John McCann

Participating via delivery

In Culture & society on April 27, 2006 at 3:28 pm

On occasions, I lecture about how the nature of work has changed in my lifetime. The following is a Powerpoint slide that I have used to illustrate that, when I was a kid in the mid-1940s, a large number of workers would visit my home on a regular basis.

This slide lists the workers who participated in the economy by going door to door to deliver products, provide services or take orders. The pictures on the right were used to illustrate what part of my world looked like in those days.

  • Doctor: doctors made house-calls. I remember the day that I woke up with severe pain in my lower back and legs, and my parents thought I had polio. They called our family doctor and he showed up in the early afternoon. I was still in bed and had not moved, afraid that it would get worse if I rolled over or sat up. He examined me, grabbed me by the shoulder and rolled me from my side to my back. Amazingly, most of the pain went away. (He may have done more but I only remember his rolling me over). He said I had some kind of muscle spasm.
  • Milkman: every evening my mother would place empty milk bottles in a wire basket on our stoop and she would leave a note about what we needed. The next morning, the milkman would leave our order.
  • Ice truck: every few days, a large truck would come by our house with block ice in the back. We would buy a block and put it in our ice box. Kids would follow the truck, begging the driver to chip off a piece of ice for them.
  • Ice cream truck: every day during the hot part of the year a small truck would drive down our street with the driver ringing a bell. He would stop when anyone appeared and sell them ice cream.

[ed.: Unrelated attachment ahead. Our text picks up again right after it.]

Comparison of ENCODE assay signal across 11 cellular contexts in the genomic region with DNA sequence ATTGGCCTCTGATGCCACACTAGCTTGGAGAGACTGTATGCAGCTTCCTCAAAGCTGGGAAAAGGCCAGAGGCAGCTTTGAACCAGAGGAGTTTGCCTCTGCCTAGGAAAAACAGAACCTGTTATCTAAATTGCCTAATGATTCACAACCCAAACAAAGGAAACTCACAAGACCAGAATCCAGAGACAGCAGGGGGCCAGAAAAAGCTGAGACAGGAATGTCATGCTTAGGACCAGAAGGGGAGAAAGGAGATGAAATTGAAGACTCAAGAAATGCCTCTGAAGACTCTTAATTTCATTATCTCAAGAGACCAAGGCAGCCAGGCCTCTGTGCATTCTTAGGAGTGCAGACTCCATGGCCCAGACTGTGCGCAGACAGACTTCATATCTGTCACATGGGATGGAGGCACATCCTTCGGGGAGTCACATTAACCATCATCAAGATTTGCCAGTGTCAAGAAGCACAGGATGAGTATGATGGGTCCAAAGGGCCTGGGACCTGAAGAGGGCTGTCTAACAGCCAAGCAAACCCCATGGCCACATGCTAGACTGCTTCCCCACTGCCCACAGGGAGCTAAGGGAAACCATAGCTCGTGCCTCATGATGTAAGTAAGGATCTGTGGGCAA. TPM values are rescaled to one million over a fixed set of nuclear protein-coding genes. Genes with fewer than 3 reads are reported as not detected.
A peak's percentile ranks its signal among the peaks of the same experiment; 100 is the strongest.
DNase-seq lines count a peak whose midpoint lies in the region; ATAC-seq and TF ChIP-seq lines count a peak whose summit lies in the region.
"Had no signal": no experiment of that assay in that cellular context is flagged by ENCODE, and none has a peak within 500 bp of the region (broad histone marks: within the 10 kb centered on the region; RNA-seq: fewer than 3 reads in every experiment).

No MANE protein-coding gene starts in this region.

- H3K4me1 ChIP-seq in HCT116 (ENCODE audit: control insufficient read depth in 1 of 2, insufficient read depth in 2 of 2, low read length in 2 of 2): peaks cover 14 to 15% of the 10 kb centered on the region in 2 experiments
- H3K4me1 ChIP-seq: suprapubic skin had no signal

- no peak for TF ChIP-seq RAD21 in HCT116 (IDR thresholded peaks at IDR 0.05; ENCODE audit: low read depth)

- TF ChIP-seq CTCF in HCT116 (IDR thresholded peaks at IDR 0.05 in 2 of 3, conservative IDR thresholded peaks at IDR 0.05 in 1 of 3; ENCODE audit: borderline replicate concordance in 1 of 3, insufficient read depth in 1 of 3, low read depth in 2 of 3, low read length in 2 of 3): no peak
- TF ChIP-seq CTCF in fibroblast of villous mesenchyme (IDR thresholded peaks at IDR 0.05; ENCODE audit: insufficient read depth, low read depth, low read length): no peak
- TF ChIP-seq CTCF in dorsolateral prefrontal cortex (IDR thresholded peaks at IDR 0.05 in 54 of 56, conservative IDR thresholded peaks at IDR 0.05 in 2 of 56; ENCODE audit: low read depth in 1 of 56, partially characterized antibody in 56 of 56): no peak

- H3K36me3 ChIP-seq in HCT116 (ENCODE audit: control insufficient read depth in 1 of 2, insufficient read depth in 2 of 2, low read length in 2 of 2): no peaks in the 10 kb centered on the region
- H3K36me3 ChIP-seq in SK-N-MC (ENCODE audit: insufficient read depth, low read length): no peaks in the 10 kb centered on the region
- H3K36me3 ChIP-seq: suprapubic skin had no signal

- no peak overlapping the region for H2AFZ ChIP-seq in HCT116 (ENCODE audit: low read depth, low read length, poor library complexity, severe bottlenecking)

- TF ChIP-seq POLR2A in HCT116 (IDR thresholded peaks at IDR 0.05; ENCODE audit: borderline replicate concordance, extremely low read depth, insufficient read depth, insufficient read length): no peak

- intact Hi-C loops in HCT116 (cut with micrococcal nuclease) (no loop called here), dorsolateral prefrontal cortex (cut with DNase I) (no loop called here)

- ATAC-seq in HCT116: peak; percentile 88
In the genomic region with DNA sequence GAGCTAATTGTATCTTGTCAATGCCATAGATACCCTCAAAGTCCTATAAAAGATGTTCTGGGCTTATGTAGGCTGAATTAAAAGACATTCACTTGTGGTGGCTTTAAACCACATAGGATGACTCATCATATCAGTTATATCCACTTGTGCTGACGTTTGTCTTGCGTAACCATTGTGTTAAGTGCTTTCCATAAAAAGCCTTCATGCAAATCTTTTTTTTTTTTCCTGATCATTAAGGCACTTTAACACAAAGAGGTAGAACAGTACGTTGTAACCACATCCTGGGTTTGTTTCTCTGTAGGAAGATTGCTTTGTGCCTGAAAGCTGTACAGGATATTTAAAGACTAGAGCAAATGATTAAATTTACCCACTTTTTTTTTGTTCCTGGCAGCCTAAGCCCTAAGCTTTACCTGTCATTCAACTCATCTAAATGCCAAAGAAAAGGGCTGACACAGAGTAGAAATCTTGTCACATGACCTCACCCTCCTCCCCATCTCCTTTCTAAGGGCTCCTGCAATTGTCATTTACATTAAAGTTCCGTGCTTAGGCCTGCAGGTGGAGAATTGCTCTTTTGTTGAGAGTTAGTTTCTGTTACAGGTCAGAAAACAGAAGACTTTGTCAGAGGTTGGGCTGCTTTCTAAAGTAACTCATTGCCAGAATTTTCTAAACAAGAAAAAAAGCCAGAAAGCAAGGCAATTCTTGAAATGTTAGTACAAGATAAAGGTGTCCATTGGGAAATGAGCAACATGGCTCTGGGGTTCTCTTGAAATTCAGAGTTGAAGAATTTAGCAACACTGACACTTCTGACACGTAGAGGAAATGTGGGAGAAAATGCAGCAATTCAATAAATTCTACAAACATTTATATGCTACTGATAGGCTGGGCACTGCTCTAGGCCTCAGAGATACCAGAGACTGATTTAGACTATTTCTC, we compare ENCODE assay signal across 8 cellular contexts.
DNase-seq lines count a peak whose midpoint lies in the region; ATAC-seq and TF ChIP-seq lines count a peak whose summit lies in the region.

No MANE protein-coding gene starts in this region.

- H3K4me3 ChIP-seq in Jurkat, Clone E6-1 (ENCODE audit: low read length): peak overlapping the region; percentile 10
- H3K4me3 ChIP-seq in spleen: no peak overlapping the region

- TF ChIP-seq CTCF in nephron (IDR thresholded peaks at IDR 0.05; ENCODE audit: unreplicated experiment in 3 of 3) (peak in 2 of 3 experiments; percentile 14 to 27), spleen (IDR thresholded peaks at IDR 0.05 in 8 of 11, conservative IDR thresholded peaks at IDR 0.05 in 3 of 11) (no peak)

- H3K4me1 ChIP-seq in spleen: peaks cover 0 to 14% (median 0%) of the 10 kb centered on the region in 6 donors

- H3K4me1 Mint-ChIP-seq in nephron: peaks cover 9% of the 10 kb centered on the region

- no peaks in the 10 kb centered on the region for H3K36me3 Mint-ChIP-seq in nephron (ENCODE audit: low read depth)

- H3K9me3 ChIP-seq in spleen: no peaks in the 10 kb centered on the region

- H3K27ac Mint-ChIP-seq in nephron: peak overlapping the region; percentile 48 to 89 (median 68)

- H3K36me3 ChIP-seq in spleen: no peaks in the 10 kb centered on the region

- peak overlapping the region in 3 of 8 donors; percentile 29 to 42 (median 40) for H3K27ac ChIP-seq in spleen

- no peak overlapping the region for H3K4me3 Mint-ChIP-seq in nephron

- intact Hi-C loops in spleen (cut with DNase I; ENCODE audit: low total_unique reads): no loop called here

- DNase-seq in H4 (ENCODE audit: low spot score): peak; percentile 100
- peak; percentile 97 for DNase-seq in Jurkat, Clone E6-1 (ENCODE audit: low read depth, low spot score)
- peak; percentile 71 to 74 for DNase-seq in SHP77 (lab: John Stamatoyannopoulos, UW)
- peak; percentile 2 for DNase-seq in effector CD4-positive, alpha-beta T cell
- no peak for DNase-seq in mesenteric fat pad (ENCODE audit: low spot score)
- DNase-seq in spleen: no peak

• Coal truck: most people heated with coal, as did my family. The truck would come to our house on a regular basis and dump a load of coal in our coal bin.
  • Farmer’s truck: a local farmer sold produce from his truck on a route that included our street.
  • Newspaper boy and mailman: the only ones still common today.
  • Grocery delivery: once a week my mother would order groceries from a small grocer in our neighborhood. Later in the day, a small, black panel truck would stop in the alley behind our house and bring the bags of groceries into our kitchen.
  • Door to door salesmen:
    • Insurance: my parents had three insurance policies (death, health, burial). Once a month, three different insurance salesmen would come to our door to collect the monthly payment for their policy.
    • Encyclopedia: once a year or so an encyclopedia salesmen would call upon us. My parents never bought anything.
    • Hoover: my parents bought a vacuum cleaner from a Hoover salesman; he would return occasionally to sell attachments or an upgrade.

Almost all of these jobs are gone now and people who had them had to find other ways to participate in the economy. They might come back someday if gas prices continue to spiral upwards. It could become cheaper for a few people to bring products to the consumer (as we do today with newspapers, mail and packages) rather than every person traveling to an array of stores.


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